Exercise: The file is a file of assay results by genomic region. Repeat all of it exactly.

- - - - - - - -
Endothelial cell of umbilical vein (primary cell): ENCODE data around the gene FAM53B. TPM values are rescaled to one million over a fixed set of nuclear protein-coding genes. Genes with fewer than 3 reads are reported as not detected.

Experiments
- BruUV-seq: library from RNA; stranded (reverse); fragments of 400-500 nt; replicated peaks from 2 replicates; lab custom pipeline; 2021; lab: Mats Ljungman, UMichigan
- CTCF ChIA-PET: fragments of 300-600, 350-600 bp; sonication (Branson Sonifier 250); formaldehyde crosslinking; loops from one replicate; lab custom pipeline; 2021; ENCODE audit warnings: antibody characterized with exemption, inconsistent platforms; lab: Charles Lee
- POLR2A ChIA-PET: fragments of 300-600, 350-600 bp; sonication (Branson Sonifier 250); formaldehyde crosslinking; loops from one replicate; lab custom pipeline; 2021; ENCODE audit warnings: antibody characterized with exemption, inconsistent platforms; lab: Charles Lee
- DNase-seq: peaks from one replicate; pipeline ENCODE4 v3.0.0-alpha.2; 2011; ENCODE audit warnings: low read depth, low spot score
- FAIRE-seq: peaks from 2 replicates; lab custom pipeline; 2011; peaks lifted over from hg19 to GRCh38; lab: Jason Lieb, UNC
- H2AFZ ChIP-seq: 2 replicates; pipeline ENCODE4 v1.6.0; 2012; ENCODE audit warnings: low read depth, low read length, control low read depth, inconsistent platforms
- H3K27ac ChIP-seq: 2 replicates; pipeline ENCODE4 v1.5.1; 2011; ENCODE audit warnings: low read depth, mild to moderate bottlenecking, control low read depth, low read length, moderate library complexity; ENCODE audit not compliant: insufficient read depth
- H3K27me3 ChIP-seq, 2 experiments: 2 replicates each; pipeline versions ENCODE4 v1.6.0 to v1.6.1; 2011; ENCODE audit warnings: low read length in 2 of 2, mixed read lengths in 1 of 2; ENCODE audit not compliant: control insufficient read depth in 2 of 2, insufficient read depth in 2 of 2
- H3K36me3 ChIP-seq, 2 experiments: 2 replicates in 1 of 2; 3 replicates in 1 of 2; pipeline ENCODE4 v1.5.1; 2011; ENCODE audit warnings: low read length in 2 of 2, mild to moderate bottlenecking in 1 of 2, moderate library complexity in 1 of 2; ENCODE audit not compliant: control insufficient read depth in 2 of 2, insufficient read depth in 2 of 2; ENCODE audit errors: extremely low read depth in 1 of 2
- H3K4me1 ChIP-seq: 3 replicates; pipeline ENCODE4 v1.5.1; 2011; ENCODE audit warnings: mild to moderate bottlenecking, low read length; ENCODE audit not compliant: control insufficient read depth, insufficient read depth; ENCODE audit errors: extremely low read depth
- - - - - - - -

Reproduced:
Endothelial cell of umbilical vein (primary cell): ENCODE data around the gene FAM53B. TPM values are rescaled to one million over a fixed set of nuclear protein-coding genes. Genes with fewer than 3 reads are reported as not detected.

Experiments
- BruUV-seq: library from RNA; stranded (reverse); fragments of 400-500 nt; replicated peaks from 2 replicates; lab custom pipeline; 2021; lab: Mats Ljungman, UMichigan
- CTCF ChIA-PET: fragments of 300-600, 350-600 bp; sonication (Branson Sonifier 250); formaldehyde crosslinking; loops from one replicate; lab custom pipeline; 2021; ENCODE audit warnings: antibody characterized with exemption, inconsistent platforms; lab: Charles Lee
- POLR2A ChIA-PET: fragments of 300-600, 350-600 bp; sonication (Branson Sonifier 250); formaldehyde crosslinking; loops from one replicate; lab custom pipeline; 2021; ENCODE audit warnings: antibody characterized with exemption, inconsistent platforms; lab: Charles Lee
- DNase-seq: peaks from one replicate; pipeline ENCODE4 v3.0.0-alpha.2; 2011; ENCODE audit warnings: low read depth, low spot score
- FAIRE-seq: peaks from 2 replicates; lab custom pipeline; 2011; peaks lifted over from hg19 to GRCh38; lab: Jason Lieb, UNC
- H2AFZ ChIP-seq: 2 replicates; pipeline ENCODE4 v1.6.0; 2012; ENCODE audit warnings: low read depth, low read length, control low read depth, inconsistent platforms
- H3K27ac ChIP-seq: 2 replicates; pipeline ENCODE4 v1.5.1; 2011; ENCODE audit warnings: low read depth, mild to moderate bottlenecking, control low read depth, low read length, moderate library complexity; ENCODE audit not compliant: insufficient read depth
- H3K27me3 ChIP-seq, 2 experiments: 2 replicates each; pipeline versions ENCODE4 v1.6.0 to v1.6.1; 2011; ENCODE audit warnings: low read length in 2 of 2, mixed read lengths in 1 of 2; ENCODE audit not compliant: control insufficient read depth in 2 of 2, insufficient read depth in 2 of 2
- H3K36me3 ChIP-seq, 2 experiments: 2 replicates in 1 of 2; 3 replicates in 1 of 2; pipeline ENCODE4 v1.5.1; 2011; ENCODE audit warnings: low read length in 2 of 2, mild to moderate bottlenecking in 1 of 2, moderate library complexity in 1 of 2; ENCODE audit not compliant: control insufficient read depth in 2 of 2, insufficient read depth in 2 of 2; ENCODE audit errors: extremely low read depth in 1 of 2
- H3K4me1 ChIP-seq: 3 replicates; pipeline ENCODE4 v1.5.1; 2011; ENCODE audit warnings: mild to moderate bottlenecking, low read length; ENCODE audit not compliant: control insufficient read depth, insufficient read depth; ENCODE audit errors: extremely low read depth